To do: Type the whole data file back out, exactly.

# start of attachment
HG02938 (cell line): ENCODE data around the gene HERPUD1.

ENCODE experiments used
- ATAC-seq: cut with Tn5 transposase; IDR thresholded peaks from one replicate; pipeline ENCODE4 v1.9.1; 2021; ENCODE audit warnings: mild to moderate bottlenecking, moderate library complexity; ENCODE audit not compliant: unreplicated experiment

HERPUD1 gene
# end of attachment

HG02938 (cell line): ENCODE data around the gene HERPUD1.

ENCODE experiments used
- ATAC-seq: cut with Tn5 transposase; IDR thresholded peaks from one replicate; pipeline ENCODE4 v1.9.1; 2021; ENCODE audit warnings: mild to moderate bottlenecking, moderate library complexity; ENCODE audit not compliant: unreplicated experiment

HERPUD1 gene